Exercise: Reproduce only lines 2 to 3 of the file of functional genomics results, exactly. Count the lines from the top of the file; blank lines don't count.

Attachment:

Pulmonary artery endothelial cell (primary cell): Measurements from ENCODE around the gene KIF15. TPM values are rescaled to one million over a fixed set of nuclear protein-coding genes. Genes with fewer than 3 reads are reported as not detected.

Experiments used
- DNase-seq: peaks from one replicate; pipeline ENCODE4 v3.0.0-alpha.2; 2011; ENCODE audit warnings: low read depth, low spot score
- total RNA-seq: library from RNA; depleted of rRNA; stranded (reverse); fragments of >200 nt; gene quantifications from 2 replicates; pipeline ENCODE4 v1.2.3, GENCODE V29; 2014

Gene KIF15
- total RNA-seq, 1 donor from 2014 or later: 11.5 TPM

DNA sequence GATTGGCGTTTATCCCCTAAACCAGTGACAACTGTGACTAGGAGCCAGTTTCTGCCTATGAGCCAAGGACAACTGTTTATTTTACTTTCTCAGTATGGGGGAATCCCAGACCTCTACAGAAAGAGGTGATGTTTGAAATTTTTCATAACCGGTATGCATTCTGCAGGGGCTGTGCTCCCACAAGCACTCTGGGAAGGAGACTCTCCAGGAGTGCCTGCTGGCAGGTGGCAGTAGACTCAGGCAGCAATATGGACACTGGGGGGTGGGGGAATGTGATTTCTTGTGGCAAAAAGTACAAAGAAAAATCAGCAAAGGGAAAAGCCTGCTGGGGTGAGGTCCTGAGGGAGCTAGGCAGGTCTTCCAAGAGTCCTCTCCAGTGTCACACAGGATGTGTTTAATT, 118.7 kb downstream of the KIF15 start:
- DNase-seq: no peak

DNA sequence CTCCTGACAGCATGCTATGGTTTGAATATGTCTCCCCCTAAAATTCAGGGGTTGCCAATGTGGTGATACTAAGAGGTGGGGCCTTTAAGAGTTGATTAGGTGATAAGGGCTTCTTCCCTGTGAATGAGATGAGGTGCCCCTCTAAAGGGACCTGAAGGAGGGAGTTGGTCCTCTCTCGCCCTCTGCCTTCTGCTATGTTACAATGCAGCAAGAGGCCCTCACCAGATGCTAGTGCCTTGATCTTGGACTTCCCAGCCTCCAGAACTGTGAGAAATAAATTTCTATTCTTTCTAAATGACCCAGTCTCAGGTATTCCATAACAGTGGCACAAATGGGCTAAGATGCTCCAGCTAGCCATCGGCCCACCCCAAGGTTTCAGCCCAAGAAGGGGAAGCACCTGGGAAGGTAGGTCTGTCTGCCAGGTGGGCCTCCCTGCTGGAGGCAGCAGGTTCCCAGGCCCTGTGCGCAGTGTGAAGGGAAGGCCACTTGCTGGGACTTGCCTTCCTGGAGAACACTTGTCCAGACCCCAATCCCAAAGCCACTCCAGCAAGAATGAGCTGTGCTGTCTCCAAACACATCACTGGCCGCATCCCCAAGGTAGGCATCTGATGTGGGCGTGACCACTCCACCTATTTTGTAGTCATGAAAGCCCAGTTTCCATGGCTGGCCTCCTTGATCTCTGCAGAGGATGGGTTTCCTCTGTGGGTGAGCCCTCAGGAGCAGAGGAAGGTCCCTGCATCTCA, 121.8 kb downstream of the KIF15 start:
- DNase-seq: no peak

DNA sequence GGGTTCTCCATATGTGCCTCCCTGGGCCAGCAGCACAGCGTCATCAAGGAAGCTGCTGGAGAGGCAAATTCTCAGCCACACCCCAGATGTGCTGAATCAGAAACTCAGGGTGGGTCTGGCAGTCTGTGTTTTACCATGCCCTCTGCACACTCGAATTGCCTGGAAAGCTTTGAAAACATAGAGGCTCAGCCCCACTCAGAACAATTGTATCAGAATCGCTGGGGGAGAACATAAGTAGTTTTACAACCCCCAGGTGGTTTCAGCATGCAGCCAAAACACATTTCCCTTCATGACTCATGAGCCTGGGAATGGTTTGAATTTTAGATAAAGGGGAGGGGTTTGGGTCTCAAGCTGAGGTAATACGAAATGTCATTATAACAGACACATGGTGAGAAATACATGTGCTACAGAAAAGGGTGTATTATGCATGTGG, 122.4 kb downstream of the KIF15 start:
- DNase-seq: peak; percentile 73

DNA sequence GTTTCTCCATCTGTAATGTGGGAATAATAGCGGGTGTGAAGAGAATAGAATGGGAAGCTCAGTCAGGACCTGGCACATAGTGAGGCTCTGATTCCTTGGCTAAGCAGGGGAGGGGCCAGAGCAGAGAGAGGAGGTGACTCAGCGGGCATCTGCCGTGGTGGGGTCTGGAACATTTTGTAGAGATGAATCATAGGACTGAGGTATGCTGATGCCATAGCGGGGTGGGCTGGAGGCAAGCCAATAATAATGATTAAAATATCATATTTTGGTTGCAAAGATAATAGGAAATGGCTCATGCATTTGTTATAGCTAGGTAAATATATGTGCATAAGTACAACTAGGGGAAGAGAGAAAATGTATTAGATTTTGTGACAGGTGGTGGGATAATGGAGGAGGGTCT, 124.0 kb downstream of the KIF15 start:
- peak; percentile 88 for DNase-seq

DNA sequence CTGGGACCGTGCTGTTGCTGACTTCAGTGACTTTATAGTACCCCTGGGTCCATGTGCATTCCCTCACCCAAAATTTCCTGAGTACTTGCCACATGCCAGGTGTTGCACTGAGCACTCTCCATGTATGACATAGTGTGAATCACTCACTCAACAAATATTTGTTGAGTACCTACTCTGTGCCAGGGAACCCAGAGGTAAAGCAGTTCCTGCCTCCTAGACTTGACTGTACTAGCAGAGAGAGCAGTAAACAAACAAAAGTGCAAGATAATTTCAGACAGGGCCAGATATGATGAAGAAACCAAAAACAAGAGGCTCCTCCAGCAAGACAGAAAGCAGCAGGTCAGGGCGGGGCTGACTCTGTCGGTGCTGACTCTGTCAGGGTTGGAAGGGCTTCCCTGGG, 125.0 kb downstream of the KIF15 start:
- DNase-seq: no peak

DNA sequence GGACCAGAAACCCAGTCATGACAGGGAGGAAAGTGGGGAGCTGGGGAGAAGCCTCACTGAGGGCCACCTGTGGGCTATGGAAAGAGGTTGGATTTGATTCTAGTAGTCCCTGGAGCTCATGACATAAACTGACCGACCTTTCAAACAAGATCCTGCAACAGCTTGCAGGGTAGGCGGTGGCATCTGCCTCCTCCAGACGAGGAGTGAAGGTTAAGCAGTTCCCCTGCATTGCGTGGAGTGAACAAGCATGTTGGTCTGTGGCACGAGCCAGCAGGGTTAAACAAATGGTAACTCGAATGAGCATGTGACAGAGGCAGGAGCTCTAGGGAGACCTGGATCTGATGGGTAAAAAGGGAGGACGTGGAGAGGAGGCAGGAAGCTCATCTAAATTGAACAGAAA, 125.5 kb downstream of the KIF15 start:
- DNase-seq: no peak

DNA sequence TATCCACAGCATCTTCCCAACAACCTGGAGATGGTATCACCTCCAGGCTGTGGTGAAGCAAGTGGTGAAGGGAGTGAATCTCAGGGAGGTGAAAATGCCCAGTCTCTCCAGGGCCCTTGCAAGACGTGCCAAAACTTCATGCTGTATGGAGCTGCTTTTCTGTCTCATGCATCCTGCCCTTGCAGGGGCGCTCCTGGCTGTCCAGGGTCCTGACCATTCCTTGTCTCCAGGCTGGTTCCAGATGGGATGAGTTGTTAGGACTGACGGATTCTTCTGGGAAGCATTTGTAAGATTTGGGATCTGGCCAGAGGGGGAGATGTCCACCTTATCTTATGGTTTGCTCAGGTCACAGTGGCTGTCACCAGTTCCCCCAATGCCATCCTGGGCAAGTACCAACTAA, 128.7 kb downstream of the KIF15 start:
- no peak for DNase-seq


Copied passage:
Experiments used
- DNase-seq: peaks from one replicate; pipeline ENCODE4 v3.0.0-alpha.2; 2011; ENCODE audit warnings: low read depth, low spot score